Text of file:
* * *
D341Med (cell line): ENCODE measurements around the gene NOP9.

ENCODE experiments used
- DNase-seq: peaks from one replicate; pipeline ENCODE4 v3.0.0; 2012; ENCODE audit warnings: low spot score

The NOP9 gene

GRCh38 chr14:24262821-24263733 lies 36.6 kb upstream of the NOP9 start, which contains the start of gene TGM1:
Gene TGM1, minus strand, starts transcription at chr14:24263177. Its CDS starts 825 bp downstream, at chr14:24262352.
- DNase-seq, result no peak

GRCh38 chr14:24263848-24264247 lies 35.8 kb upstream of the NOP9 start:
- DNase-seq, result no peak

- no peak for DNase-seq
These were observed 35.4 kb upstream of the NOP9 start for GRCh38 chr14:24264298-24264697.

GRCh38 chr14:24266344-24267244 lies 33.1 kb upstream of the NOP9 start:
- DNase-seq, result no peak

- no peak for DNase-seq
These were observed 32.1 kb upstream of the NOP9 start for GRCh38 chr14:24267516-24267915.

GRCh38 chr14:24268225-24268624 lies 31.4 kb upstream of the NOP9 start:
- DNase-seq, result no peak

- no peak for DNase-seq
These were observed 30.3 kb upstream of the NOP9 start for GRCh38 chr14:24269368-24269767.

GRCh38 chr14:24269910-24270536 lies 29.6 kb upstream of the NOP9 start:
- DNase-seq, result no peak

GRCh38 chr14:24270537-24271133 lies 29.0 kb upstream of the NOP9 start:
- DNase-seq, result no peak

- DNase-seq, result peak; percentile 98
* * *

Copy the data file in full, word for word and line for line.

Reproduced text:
D341Med (cell line): ENCODE measurements around the gene NOP9.

ENCODE experiments used
- DNase-seq: peaks from one replicate; pipeline ENCODE4 v3.0.0; 2012; ENCODE audit warnings: low spot score

The NOP9 gene

GRCh38 chr14:24262821-24263733 lies 36.6 kb upstream of the NOP9 start, which contains the start of gene TGM1:
Gene TGM1, minus strand, starts transcription at chr14:24263177. Its CDS starts 825 bp downstream, at chr14:24262352.
- DNase-seq, result no peak

GRCh38 chr14:24263848-24264247 lies 35.8 kb upstream of the NOP9 start:
- DNase-seq, result no peak

- no peak for DNase-seq
These were observed 35.4 kb upstream of the NOP9 start for GRCh38 chr14:24264298-24264697.

GRCh38 chr14:24266344-24267244 lies 33.1 kb upstream of the NOP9 start:
- DNase-seq, result no peak

- no peak for DNase-seq
These were observed 32.1 kb upstream of the NOP9 start for GRCh38 chr14:24267516-24267915.

GRCh38 chr14:24268225-24268624 lies 31.4 kb upstream of the NOP9 start:
- DNase-seq, result no peak

- no peak for DNase-seq
These were observed 30.3 kb upstream of the NOP9 start for GRCh38 chr14:24269368-24269767.

GRCh38 chr14:24269910-24270536 lies 29.6 kb upstream of the NOP9 start:
- DNase-seq, result no peak

GRCh38 chr14:24270537-24271133 lies 29.0 kb upstream of the NOP9 start:
- DNase-seq, result no peak

- DNase-seq, result peak; percentile 98